This book is a popularized expansion of a couple of
lengthy chapters taken from my Ph.D. dissertation ("The Soteriology
of Ellen G. White: The Persistent Path to Perfection, 1836-1902"
[Drew University, 1989]). 1 undertook my doctoral study to see if a
historical, rather than topical or thematic, approach to Ellen White's
unfolding understanding of the doctrine of salvation might shed some
additional light on her doctrine of Christian perfection. Obviously, one
cannot adequately deal with the subject of perfection in the thought of
Ellen White without dealing with the closely related subjects of sin and
the humanity of Christ. Christ. The original
study covered only up to 1902, but the present study extends to 1915
(the year of her death).
I do believe that the reader is entitled to know a
bit about how I approached the subject. First of all, I tried to bring
together, in chronological sequence, every one of Ellen White's
statements on the humanity of
To be as thorough as possible in securing every relevant
statement or reference, I did the following:
1. I personally searched through thousands of pages
in both the unpublished and published materials, using the laser disk
technology for published material and the computerized index the White
Estate has developed for her unpublished works.
2. 1 combed through the writings of important thinkers (the most
prominent being Herbert Douglass, Ralph Larson, Robert J. Wieland, the authors of
Questions on Doctrine, Robert
W. Olson, and Norman Gulley) looking for any important statements by Ellen
3. Then I rummaged through every compilation on the subject that I could
lay my hands on.
4. Finally, I sent copies of my compilation out to leading scholars on this
subject and asked them to (a) supply any statements that I might have
overlooked or unwittingly suppressed, and (b) correct any situations in which
I did not cite enough of the context to make the appropriate statement stand
on its own without distortion. The latter included asking them to criticize
any omissions of important phrases that I might have ignored or suppressed in
my use of ellipses.
This compilation then became the basis for the chapters of this present
study and appears as Appendix B. I have included it so that the reader can
easily check the references and more intelligently (and independently)
interact with my interpretations.
The documents that form the basis of my chapter 2 (dealing with Ellen
White's understanding of sin) were not gathered in as thorough a way. I do,
however, feel that I have retrieved enough of the really important statements
to do a reasonably accurate topical portrayal of her position. The documents
are listed in no particular order, either chronologically or logically, in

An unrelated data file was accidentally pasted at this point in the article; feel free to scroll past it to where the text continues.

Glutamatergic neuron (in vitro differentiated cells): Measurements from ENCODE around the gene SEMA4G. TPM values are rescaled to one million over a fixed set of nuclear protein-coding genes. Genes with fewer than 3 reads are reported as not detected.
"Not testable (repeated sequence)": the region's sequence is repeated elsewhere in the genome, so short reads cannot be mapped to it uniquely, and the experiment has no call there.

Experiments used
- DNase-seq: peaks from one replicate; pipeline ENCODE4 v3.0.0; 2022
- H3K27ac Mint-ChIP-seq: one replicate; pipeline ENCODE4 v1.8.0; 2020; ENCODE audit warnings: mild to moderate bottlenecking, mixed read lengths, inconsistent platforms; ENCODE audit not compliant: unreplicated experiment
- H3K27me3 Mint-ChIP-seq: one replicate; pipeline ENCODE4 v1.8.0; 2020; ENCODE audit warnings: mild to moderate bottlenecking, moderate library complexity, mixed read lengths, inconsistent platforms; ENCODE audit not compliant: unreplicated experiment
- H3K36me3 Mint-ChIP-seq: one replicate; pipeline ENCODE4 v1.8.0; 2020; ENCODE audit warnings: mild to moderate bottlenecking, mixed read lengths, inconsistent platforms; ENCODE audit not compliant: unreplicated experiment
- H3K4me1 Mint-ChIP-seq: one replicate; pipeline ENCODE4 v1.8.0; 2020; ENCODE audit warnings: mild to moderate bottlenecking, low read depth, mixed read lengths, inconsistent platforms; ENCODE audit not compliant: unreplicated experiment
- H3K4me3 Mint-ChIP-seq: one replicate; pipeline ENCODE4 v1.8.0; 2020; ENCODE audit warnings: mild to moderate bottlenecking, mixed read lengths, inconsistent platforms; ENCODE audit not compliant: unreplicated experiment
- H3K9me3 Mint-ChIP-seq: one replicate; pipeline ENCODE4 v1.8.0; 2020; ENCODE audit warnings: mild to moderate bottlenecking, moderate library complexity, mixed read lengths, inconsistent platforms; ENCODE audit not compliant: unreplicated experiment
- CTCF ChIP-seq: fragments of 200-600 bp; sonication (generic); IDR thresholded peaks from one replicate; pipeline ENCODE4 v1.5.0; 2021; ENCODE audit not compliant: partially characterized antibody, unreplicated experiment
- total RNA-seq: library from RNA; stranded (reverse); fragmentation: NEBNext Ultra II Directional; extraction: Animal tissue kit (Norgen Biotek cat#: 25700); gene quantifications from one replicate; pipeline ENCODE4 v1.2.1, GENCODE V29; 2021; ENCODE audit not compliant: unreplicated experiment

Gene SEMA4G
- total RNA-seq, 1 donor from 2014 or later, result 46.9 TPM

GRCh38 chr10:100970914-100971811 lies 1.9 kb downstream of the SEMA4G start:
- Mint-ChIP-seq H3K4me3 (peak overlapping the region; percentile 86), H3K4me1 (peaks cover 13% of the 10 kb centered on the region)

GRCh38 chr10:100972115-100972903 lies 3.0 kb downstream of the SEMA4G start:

The reader should be alerted to the fact that I have tried, as far as
possible, to use the terms and expressions of Ellen White rather than related,
but alternative, words. Therefore, there will appear a number of words and
phrases in quotation marks that I have lifted from larger statements. The
reader can almost always assume that when I am discussing an Ellen White
statement and the reference is not explicitly apparent, the word or
expressions in quotation marks come from her.
The present volume is a sequel to my first book, entitled Ellen
White on Salvation (Hagerstown, Md.: Review and
Herald Pub. Assn., 1995). My earlier work dealt briefly with the nature of
Christ, but its major burden was to trace the larger unfolding of her
understanding of justification and perfection in Christian experience. The
present work can be logically read as either a sequel or an expanded
foundation for the first book.
I send forth this work with the prayer that it will help
move forward the present discussions on salvation and the nature of
Christ. These discussions, in their current spirit, have been proceeding
most actively since the mid-1950s and have often been quite acrimonious
and divisive. I have no desire to contribute to the division or the
acrimony. Furthermore, though I have dearly held positions on the issues
involved, I certainly do not claim to be the final word. I would hope
that I would be able to change my mind on any of my own opinions if my
partners in this important dialogue present sufficient evidence and
The present volume goes forth with the hopeful prayer that it might
further this discussion and possibly contribute some insights to help
bring resolution to the present impasse that seems to dominate discussions on the nature of Christ. May God help us all to exercise charity,
humility, and resolution in the pursuit of the truth about Jesus-who is
the Truth embodied.